The iterative interaction between experimentation and simulation has long played a central role in the advancement of biological sciences. Among computational models of various biological systems, the heart is the most highly advanced example of a virtual organ, capable of integrating data at multiple scales, from genes all the way through the whole organ [1
]. State-of-the-art whole-heart models of electrophysiology and electromechanics are currently being used to study a wide range of phenomena, such as normal ventricular propagation, arrhythmia, defibrillation, electromechanical coupling, and cardiac resynchronization [2
Recent years have witnessed revolutionary advances in imaging, including ex vivo
structural and diffusion tensor (DT) magnetic resonance imaging (MRI), that facilitate acquisition of the intact structure of explanted hearts with hitherto unavailable resolution. Leveraging on these advances, a new generation of whole-heart models with unprecedented detail have emerged [3
]. Such ex vivo
models are being used in basic research to uncover specific mechanisms of heart dysfunction in diseases such as myocardial infarction and heart failure.
Translation of this ex vivo
approach to the in vivo
setting of the clinic can yield far reaching consequences. Ultimately, doctors will be able to use simulation tools to predict outcomes of various electrophysiological interventions, and select the optimal cardiac therapy specific to a patient. To this end however, patient-specific ventricular fiber orientation data are necessary, as these orientations determine directions of electrical propagation and strain distributions in the heart. While ventricular geometry and structural remodeling data can now be routinely acquired in vivo
with imaging techniques such as late gadolinium enhanced cardiac MR [8
], physicians do not currently have access to a method to acquire myocardial orientations data in vivo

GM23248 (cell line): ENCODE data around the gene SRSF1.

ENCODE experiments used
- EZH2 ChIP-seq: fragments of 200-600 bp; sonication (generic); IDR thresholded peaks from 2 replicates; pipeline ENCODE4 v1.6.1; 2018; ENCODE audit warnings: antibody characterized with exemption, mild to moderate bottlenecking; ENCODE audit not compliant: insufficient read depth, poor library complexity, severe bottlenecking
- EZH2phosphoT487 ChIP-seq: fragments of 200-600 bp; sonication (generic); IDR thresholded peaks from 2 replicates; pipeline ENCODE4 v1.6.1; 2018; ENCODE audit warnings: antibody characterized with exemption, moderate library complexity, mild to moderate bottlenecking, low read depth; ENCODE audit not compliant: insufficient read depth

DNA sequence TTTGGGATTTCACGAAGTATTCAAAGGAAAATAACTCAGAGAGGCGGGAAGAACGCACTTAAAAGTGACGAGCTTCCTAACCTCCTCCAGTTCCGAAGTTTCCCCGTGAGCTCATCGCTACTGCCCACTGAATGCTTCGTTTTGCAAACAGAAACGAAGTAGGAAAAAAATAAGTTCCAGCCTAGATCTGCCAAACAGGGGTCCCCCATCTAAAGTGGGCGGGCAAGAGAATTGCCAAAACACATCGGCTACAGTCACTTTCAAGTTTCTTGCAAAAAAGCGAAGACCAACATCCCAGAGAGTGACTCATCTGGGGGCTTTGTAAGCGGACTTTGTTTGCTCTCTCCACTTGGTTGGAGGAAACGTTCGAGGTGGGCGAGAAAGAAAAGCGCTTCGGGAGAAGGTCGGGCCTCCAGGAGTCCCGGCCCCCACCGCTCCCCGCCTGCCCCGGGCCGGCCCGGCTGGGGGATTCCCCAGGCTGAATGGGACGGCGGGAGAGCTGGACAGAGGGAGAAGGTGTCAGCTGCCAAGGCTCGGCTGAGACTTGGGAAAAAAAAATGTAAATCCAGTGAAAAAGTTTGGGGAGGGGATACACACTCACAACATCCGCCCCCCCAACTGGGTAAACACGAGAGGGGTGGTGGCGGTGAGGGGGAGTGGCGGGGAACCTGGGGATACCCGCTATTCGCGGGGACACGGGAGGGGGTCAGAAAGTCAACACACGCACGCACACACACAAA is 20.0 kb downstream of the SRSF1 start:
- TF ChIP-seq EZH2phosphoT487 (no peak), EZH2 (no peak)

Myocardial fiber orientation data necessary for computational studies of cardiac electrophysiology and mechanics have been predominantly acquired using histological techniques; examples include the canine [9
] and swine [10
] ventricular models developed at Auckland University, and the rabbit ventricular model developed at the University of California, San Diego [11
]. While histological sectioning has traditionally been the gold standard for fiber data acquisition, this technique is exceedingly time consuming, prone to tissue deformation errors introduced due to cutting, restricted to 2-D measurements, and not applicable in vivo
. Recently, DTMRI has emerged as a powerful alternative to histology, and DTMRI cardiac fiber data have been acquired in many species [3
]. DTMRI-acquired fiber orientations have been shown to match histological data [13
], and have begun to be used in whole-heart computational electrophysiology and electromechanics [3
]. Unlike histology, DTMRI offers faster data acquisition, 3-D data, and nondestructive imaging. However, there are several drawbacks to the DTMRI technology, most importantly those that limit its application in the in vivo
setting, where the bulk motion of the heart interferes with diffusion measurements.
Attempts to translate the DTMRI technology to the in vivo
setting were first made by Edelman et al.
], but it was later found that their diffusion encoding interacted with myocardial strain, and therefore, a method to correct for strain effects was proposed [17
]. But this correction was achieved at the cost of increased acquisition noise and complexity. Although the strain correction method in combination with interpolation has recently been used to perform 3-D tractography of ventricular fiber orientations [19
], the data prior to interpolation was very sparse, scan time was about 40 min, and breathholding, a difficult task for patients which typically causes inter-slice misalignments, was necessary. Tseng et al.